As an exercise in self-examination (muhasaba), we white converts should consider why we are not immune to this placatory ethos among Western Muslims, but let me stress we are far from alone in making such supplicatory moves. It is right and appropriate in my view to think critically about how leading white converts approach white ethno-nationalism culturally and politically. I shall focus on two such figures, Hamza Yusuf (b.1958) and Abdal Hakim Murad (b.1960), both of whom have been my teachers and mentors during my own time spent within the neo-traditionalist movement since the early 1990s. Although, in the West, this movement presents itself as an immaculate recapitulation of late Sunni Islam in theology, law, and mysticism with all of Western modernity somehow magically extracted from it, a more reflective internal assessment is the need of the hour. It is more accurate to see it as most profoundly shaped by the Syrian ulama’s restatement of Sunnism in the face of neo-Salafi critique, mostly notably in the work of Muhammad Sa‘id Ramadan al-Buti (1929‒2013), but also by their ethos of survivalist political quietism with their co-option under the Baathist police state. Neo-traditionalism’s other hallmark is its indebtedness to the Guénonian critique of Western modernity, which I shall touch on further below. While acknowledging my own positioning as a critical insider within neo-traditionalism and fellow “white” convert to Islam, higher Islamic ethics still allows me the scope to disagree openly on matters of general public concern, even with these teachers to whom I am personally indebted and have learnt and continue to learn much from. It is because of this very proximity that I feel personally impelled to sketch out a space for radical politics with a strong anti-racist commitment within neo-traditionalist circles and indeed beyond them in this moment of re-energised white supremacy.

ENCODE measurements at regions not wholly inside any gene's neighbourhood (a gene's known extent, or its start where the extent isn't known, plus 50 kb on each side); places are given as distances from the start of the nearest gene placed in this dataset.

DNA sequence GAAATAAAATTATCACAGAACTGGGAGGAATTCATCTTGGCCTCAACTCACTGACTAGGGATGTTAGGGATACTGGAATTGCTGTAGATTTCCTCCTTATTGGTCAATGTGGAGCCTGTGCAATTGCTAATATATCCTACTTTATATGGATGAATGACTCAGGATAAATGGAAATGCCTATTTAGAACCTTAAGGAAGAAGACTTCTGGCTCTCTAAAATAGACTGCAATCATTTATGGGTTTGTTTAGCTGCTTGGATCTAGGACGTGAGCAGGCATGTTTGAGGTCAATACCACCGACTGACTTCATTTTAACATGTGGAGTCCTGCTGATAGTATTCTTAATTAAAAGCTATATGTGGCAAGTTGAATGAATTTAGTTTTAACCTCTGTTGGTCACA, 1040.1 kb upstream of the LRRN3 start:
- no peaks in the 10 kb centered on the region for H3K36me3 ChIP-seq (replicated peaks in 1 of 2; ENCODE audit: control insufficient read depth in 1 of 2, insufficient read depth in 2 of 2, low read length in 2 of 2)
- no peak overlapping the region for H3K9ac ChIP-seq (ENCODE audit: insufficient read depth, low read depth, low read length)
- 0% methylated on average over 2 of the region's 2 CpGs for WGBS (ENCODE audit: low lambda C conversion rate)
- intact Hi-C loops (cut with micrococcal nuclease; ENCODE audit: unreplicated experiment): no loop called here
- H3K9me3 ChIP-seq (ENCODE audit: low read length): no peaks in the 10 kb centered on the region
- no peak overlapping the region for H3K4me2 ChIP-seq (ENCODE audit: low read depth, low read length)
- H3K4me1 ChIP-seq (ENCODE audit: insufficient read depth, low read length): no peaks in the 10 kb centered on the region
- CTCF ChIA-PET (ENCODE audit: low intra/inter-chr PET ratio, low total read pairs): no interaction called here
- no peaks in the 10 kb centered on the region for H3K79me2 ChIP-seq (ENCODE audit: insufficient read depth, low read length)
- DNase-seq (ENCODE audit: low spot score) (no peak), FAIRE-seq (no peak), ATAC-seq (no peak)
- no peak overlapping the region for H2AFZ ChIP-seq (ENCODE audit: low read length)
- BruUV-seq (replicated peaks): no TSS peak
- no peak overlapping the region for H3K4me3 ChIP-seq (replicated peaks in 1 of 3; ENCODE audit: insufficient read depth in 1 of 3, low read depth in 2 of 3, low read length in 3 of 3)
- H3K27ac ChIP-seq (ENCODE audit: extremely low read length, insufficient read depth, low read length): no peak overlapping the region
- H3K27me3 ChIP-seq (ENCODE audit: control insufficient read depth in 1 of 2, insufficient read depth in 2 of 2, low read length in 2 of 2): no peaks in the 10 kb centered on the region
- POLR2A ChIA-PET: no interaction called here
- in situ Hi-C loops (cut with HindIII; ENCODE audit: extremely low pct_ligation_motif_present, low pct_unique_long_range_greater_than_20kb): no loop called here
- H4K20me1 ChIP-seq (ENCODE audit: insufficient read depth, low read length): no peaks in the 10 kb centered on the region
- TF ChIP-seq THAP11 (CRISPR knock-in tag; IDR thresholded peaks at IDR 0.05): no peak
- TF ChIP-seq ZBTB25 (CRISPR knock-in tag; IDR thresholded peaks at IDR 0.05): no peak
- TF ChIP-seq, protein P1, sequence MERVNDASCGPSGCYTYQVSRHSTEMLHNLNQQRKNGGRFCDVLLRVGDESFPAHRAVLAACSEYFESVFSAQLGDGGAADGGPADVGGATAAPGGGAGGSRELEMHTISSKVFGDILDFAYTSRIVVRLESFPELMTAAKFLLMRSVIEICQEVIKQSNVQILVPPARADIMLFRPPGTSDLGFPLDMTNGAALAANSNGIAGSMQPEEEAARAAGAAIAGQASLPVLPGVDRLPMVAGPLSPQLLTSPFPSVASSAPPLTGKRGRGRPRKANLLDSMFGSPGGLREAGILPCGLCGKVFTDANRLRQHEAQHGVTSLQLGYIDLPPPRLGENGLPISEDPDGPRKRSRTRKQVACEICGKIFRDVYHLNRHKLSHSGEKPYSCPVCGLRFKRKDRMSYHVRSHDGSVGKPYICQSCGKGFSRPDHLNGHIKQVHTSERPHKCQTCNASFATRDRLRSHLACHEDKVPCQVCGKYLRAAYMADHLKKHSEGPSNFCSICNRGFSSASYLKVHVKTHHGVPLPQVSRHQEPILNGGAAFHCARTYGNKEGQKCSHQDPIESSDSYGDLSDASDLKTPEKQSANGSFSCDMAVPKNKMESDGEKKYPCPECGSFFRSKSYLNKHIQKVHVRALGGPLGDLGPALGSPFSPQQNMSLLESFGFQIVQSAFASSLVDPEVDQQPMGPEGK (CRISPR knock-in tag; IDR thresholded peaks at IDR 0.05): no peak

My reading of the American Sheikh Hamza Yusuf’s approach is that he sought to build alliances with the smaller non-Islamophobic part of the Evangelical coalition on the basis of shared “family values” between Islam and Christianity, which later facilitated an introduction into Republican circles. Trump’s election and openly anti-Muslim policies (among other things) made that awkward, but nonetheless he went on to accept an advisory role on a Trump administration quango, the Commission on Unalienable Rights (2017‒21), which was an attempt to roll back the contemporary conception of human rights to their eighteenth-century acceptation when the US Constitution was written, with a greater emphasis on religious rights (the latter is certainly under threat in some respects). The Director of Human Rights Watch called the Commission’s interim draft a “frontal assault on international human rights law” in 2020. The Commission was only advisory but clearly the intent was there to extend America’s culture wars into constitutional law.
So there was active political engagement with the Republicans, subsumed under a rhetoric that advocates for Muslim political quietism both in the West and in the Muslim majority world. In essence, it posits that the Umma should subcontract its political interests to the ulama in alliance with the state. Thus, quietism for the Muslim masses obscures the activism of its advocates. In this case, it works as ideological cover for active partnership with government on behalf of one’s own institutions and networks to the detriment of other Muslim institutions and networks castigated as dangerous or deviant or both. This justification of self-interested activism to protect the ulama’s institutions as quietism necessitated picking up and using the contemporary Republican lexicon about “the left”, “wokery”, “cultural Marxism”, etc., i.e. getting involved in America’s culture wars while claiming to rise above them.